In 1935, when Allen Lane of Penguin Books built on the idea of an innovative German publisher whose business had been appropriated by the Nazis, a revolution occurred in the publishing industry. Throughout the 20th century and into the first few years of the 21st, cheap paperbacks entertained hundreds of millions of people across the world. But not for much longer, according to a recently released survey. By KEVIN BLOOM.
The history of the paperback is, to a large extent, the history of the twentieth century – or at least the history of the American century, which is kind of the same thing. Pioneered by German publisher Kurt Enoch in 1931, the experiment proved instantly popular but, for various reasons, was cut short by the Nazi government. In 1935, when Penguin Books in the United Kingdom cottoned onto the financial possibilities of the mass-market format, it again found immediate traction. Under the guidance of founder Allen Lane, Penguin instigated a revolution in the English-language book market, imitating and building on the innovations of Enoch. With the objective of producing cheap books in huge print-runs, Lane quickly realised that he’d need to sell the units in non-traditional locations – when Woolworths bought the idea, placing a large order, he was away.
Over in the US, four years later, Robert de Graaf perfected the model. Partnering with Simon & Schuster to create the Pocket Books imprint, De Graaf outstripped Lane by utilising the distribution networks of newspapers and magazines. By the end of its first year in operation, Pocket Books had sold more than 1.5 million copies; its editorial policy of focusing on reprints (like Lane, De Graaf was adept at negotiating rights from other publishers) of light literature, popular non-fiction and mysteries fed the burgeoning American hunger for easy entertainment. The books were priced at 25 cents, and soon, when De Graaf began to refine his catalogue, the emphasis shifted heavily to the mystery genre and movie tie-ins.
The rest of the century, and the shape of the market, was defined in the main by Pocket. The publisher was the first to release a paperback reprint while the hardback original was still on the bestseller list (Dale Carnegie’s How to Win Friends and Influence People), the first to release the so-called “instant book” (a tribute to Franklin Roosevelt, published six days after his death) and the first to recognise the market for themed light non-fiction (with the Bennet Cerf humour books). Pocket also published many of the highest-selling paperbacks of all time, including Doctor Spock’s The Common Sense Book of Baby and Child Care (released in 1946, it sold 500,00 copies in its first six months, within a decade was selling more than a million a year, and by 1998 had sold a total of over 50 million).
But that was then. A survey put out last month by the Association of American Publishers reveals that the era of the paperback may well be over. While net sales revenue for trade hardcover and trade softcover books increased slightly over the three years from 2008 to 2010, at 0.9% and 1.2% respectively, sales of mass-market paperbacks plummeted, down 13.8% at $1.28 billion. In unit terms, net sales for the category were 319 million in 2010, a decline of 16.8% on 2008.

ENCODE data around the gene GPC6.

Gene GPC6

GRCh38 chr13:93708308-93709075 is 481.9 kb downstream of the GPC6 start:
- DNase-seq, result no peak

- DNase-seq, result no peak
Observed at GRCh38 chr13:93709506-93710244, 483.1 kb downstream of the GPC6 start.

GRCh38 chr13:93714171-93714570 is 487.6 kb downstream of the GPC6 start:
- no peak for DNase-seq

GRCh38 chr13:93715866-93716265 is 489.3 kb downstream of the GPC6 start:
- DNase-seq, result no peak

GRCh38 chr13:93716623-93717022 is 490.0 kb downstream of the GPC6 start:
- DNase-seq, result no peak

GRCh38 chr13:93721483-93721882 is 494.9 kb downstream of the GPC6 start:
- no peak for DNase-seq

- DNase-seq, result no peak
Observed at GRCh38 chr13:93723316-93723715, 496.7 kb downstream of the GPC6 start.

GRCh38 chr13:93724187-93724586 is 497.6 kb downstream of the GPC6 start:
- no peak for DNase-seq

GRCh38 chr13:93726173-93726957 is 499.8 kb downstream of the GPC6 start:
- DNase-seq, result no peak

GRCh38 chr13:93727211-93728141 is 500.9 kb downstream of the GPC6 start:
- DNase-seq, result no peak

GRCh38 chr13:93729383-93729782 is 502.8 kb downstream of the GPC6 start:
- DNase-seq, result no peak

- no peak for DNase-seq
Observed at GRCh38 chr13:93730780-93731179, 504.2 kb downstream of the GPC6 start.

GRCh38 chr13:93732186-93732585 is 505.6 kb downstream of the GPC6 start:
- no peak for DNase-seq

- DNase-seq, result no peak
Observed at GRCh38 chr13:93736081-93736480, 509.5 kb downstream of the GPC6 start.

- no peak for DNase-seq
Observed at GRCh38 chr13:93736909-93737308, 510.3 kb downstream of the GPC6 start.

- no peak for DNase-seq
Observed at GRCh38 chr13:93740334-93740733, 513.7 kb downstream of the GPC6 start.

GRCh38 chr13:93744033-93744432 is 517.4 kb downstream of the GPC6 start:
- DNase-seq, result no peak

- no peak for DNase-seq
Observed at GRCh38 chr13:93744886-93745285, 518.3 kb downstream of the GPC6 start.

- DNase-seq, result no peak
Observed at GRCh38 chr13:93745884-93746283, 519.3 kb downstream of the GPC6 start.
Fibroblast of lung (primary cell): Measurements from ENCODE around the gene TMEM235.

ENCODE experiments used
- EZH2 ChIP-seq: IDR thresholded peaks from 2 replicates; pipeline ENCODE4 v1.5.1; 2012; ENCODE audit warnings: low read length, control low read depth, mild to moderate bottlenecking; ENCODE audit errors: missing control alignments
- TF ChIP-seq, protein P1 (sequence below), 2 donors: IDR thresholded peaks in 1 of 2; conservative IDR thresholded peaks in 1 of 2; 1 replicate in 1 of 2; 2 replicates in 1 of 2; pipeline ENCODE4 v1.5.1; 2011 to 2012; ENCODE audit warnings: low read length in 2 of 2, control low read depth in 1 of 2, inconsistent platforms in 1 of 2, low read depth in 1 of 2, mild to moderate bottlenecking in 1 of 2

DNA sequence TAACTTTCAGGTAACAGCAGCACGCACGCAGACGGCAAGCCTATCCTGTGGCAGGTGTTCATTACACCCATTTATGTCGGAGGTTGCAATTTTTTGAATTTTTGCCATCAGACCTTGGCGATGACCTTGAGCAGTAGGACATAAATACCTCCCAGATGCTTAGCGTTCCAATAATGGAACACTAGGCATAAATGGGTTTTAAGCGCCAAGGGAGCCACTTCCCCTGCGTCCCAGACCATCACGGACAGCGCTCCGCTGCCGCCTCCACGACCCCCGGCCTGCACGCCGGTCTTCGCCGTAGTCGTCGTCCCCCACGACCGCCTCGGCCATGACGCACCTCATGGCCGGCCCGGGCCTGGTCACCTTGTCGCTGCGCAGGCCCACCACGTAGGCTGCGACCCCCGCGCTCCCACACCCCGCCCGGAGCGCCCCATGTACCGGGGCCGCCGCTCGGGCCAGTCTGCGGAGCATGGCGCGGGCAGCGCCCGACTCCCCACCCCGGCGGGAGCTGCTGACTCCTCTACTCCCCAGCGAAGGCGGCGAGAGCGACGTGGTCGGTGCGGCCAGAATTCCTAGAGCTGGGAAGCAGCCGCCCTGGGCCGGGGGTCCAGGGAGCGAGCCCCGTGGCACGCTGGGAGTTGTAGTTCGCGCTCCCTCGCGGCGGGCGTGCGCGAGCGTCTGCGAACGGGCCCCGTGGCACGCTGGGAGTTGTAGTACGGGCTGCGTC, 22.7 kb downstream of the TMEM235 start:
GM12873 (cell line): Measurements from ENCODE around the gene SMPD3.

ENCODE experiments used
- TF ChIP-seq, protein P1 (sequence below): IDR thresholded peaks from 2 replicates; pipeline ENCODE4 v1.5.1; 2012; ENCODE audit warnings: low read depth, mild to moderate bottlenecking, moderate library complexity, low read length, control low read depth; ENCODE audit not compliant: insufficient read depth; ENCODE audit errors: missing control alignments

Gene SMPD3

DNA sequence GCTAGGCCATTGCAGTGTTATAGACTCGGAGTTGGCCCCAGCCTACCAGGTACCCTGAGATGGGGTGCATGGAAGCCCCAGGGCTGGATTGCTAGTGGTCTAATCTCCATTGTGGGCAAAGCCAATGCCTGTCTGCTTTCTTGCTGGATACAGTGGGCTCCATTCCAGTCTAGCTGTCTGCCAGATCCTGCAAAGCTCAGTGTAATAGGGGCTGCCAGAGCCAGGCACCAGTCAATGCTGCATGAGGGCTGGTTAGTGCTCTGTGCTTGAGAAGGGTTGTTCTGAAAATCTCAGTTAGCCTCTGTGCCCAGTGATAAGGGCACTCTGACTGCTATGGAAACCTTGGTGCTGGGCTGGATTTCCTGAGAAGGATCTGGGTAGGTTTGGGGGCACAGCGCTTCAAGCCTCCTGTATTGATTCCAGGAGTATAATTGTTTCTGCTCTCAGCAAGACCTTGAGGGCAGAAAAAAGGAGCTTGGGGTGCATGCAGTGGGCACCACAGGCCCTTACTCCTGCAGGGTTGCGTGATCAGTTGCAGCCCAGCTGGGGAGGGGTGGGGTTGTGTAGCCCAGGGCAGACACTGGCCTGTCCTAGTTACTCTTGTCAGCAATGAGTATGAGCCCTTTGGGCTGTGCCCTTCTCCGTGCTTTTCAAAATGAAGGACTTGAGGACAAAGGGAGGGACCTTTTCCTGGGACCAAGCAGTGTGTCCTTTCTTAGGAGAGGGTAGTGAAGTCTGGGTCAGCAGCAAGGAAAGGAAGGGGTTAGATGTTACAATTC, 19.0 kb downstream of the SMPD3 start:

The reason for all of this is not hard to glean. Here’s what the survey said about e-books and other non-physical formats: “e-books have grown from 0.6% of the total Trade market share in 2008 to 6.4% in 2010. While that represents a small amount in the total market for formats, it translates to 1274.1% in publisher net sales revenue year-over-year with total net revenue for 2010 at $878 Million.”
There was more that the survey said, in gushing prose not usually found in these types of reports – the “equally impressive” net unit sales growth in e-books, for instance, which increased 1039% over the three-year period, and the “explosive” rise in the format for the adult fiction category, where e-books now hold 13.6% of net revenue market share.
This last figure seems to correlate with the phenomenal success of porn on the Internet: where anonymity is a prerequisite, the digital world flourishes. Still, commenting on the stats in a lead piece, the New York Times identified recession-minded consumers as another culprit in the sharp drop-off of mass-market paperback sales. The article further noted that shelf space in major book retailers has recently become the province of more expensive and elite editions, like hardcover and trade paperbacks.
“For decades,” the piece continued, “the mass-market paperback has stubbornly held on, despite the predictions of its death since the 1980s, when retail chains that edged out independent bookstores successfully introduced discounts on hardcover versions of the same books. The prices of print formats are typically separated by at least a few dollars. Michael Connelly, the best-selling mystery writer best known for The Lincoln Lawyer, said he worried that book buyers would not be able to discover new authors very easily if mass-market paperbacks continued to be phased out.”
Which seems like an odd statement to make. If there’s one thing that has historically and consistently sold more books than any retail store promotion or media campaign ever did, it’s been word-of-mouth. And to recommend a new author to a friend, if you happen to be reading the book on your iPad, all you have to do is send an email. DM
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